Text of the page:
The Hotel Adlon Kempinski is a German institution, having hosted names including Charlie Chaplin, Albert Einstein, Franklin D Roosevelt, and Michael Jackson. After being destroyed in World War II, tens of millions of dollars were spent on a renovation, and since its rebirth, the hotel has risen to become one of the country’s most prestigious hotels.
Walking past Berlin’s iconic Brandenburg Gate to the front doors of Hotel Adlon, it’s hard not to acknowledge, first and foremost, that this hotel has one of the most breathtaking locations in the city. But while many hotels would rest on its well-located position, Hotel Adlon delivers an exceptional hospitality through its meticulously presented interiors, welcome amenities, and unparalleled customer service. Its suites present guests with comfort and convenience - touches like men’s razors and shave gel or shower loofahs and bath salts are, while minor, a pleasant surprise. The view from the northwest-facing rooms is truly breathtaking. To open your bedroom window at night to a full, unobstructed view of the Brandenburg Gate, lit up in all its glory is nothing short of astonishing. The suites’ mahogany furniture manage to balance that difficult line of pristine elegance, and homely comfort.
The hotel boasts 385 rooms, as well as a truly outstanding spa. Boasting a majestic underground heated pool, Jacuzzi, fitness center, steam room and dry sauna, the impressive facilities add to the Adlon’s list of ways guests can relax and rejuvenate in its glamorous setting.
But the jewel in the Adlon crown lies in its more than impressive dining opportunities. This hotel is a gourmand’s paradise. Waking up to what I’m confident is one of Europe’s best hotel buffet breakfasts, guests start their day with not only the standard spread of breads, pastries, meats and cheeses, but eggs prepared by dedicated chef stations, a selection of international hot foods, and specially prepared breakfast items can also be ordered from the menu. But the decadence lies in the selection of a variety of smoked salmon and caviar at the buffet. Sitting in the morning sunshine, in the beautifully classic dining room, with a view of the Brandenburg Gate can only be topped off with the complimentary champagne served with the buffet breakfast - even if it is 8 a.m. on a Monday morning.
In the warmer months, a meal at Adlon’s restaurant Quarre, is a must do. Sitting outside on the terrace, literally yards from the Brandenburg Gate, guests can feast on German classics that have undergone a modern revamp. Perfectly cooked scallops with a creamy and subtle celery puree, a thin slither of a rich, salty Parma ham, and sherry jus all work together to provide the perfectly flavor-filled bite. The veal meatballs, a German classic, are served with béchamel and white wine sauce, with capers, beetroot and mashed potato. It’s a wonderfully rich dish, with the creamy potato and earthy beet wonderfully complementing the heavy saltiness of the meatballs. But for the ultimate German comfort food, order Quarre’s Wiener schnitzel – tender, flavorsome veal with a golden brown breading, accompanied by a potato cucumber salad. It’s salty and crispy, tart and creamy - and the perfect way to warm up on a cold Berlin afternoon.
You can’t come to Berlin without having currywurst, and while the original iconic dish dates back to 1949, the Adlon is famous for its reinvention of this traditional snack. A fatty and indulgent sausage is topped with a secret recipe of sauces - with spicy curry, and rich and sweet tomato. Served with fries, it’s then topped with gold flakes - apt for the regal setting of the Adlon. It does come with a suitably prestigious price tag, though. At €17, it’s the most expensive currywurst in Berlin, but for many foodie tourists, it’s a taste worth paying for.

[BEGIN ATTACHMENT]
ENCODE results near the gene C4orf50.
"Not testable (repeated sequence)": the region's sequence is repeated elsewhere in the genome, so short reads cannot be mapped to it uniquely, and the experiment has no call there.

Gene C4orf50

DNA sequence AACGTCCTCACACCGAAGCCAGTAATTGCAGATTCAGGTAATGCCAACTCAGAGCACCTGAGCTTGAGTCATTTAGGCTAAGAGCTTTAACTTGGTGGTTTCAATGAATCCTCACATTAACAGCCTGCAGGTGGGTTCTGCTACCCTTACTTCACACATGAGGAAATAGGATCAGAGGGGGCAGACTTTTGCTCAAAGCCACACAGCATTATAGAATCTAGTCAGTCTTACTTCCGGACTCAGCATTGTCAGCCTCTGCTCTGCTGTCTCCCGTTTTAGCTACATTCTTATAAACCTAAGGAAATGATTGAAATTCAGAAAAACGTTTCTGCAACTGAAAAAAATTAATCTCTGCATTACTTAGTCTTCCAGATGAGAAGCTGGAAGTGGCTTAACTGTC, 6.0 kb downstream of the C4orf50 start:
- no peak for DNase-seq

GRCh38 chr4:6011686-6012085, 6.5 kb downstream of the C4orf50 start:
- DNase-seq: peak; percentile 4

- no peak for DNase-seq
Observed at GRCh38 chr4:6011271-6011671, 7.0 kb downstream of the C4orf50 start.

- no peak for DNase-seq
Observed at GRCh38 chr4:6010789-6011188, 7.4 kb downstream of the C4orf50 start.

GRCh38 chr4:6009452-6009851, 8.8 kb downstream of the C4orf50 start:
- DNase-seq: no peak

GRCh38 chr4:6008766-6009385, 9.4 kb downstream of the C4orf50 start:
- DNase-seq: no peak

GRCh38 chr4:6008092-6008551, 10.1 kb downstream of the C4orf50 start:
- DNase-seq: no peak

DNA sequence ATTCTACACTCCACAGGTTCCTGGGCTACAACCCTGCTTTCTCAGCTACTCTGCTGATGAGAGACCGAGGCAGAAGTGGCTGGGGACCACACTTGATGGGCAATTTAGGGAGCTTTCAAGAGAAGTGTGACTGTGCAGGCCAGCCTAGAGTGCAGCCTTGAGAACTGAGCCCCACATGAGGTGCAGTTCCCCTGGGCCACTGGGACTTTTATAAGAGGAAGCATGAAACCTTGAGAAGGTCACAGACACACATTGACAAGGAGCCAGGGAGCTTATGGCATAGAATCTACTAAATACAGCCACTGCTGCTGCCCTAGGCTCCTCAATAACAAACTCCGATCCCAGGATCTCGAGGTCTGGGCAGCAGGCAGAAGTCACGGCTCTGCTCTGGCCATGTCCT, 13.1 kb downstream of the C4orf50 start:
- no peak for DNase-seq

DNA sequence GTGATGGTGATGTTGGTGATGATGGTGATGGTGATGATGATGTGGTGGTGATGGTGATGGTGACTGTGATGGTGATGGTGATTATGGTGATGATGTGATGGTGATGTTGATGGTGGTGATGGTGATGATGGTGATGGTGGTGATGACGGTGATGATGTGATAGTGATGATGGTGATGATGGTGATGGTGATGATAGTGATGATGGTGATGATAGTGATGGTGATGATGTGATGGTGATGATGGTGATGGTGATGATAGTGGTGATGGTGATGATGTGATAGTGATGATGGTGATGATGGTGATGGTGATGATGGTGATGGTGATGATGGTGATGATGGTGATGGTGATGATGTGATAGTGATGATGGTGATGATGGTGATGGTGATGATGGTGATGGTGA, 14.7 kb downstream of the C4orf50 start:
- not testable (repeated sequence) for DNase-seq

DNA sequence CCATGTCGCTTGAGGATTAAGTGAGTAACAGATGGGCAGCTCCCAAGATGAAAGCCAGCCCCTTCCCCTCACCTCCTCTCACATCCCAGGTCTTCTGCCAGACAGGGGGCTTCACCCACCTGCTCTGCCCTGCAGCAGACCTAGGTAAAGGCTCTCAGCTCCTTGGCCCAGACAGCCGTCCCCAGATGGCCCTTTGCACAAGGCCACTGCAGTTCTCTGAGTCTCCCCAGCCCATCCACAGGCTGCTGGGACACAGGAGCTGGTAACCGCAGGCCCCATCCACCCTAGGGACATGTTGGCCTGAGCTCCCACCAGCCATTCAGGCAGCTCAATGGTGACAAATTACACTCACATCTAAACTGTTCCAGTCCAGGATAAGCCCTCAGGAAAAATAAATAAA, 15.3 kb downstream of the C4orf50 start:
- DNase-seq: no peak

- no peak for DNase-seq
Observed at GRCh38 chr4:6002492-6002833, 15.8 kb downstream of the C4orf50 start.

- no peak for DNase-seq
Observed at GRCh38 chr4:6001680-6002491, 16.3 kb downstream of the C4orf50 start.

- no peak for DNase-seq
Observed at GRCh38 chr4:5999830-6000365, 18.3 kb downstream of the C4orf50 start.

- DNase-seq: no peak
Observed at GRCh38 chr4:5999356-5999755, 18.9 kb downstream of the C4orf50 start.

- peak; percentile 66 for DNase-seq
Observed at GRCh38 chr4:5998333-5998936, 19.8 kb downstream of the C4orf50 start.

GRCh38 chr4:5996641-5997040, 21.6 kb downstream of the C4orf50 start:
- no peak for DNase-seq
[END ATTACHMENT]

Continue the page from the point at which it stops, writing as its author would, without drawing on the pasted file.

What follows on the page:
But the highlight for food-focused travelers to Hotel Adlon is, most certainly, Lorenz Adlon Esszimmer. A two Michelin-star restaurant often described as the best in Berlin, it’s a true feast for the senses, where chef Hendrik Otto plates up a creative ensemble of dishes reflecting the hotel’s illustrious past. Dishes are influenced by characteristics of the Adlon, from its location and accessibility to local produce to tones of the elegance and magnificence throughout the hotel. Otto’s langoustine course drenches the beautifully succulent pieces of seafood in a wonderfully aromatic broth. The perfectly cooked langoustine is fragrant and warming, and bursts of Pastis caviar punch through the incredibly smooth and effortless dish. A baked chin of pork, served with glazed Roscoff onions joins the podium as another noteworthy course. The pork is braised for several hours and then coated with white rice and buckwheat, on top of a slightly smoked potato puree, with pear vinegar gravy. “We tried at least 15 times until we got to the dish we are serving today, and faced the challenge of how to integrate the sweetness with the pepperiness, the softness with the crispy parts of it,” Otto explains to me. And his dedication to extensive trial and error results in a wonderfully smokey and deep flavor, a hint of acidity from the gravy balancing out the full body and rich fattiness of the meat. Each bite of the flakey pork punctures through its wonderful outer crunch to a center of smooth and flavorsome meat.
Otto’s ability to create a menu that references both Germany’s traditional culinary past, and Adlon’s current elegance results in a dining experience that’s worthy of its international acclaim. It’s an excitingly creative menu, and each dish is executed with true passionate precision. It’s one reason, albeit a significant one, that Hotel Adlon Kempinski reigns as a true example of German luxury and grandeur. From its phenomenal dining opportunities to the warmth and class of its welcoming hospitality, Hotel Adlon Kempinski is one of Europe’s obligatory destinations for international food travelers.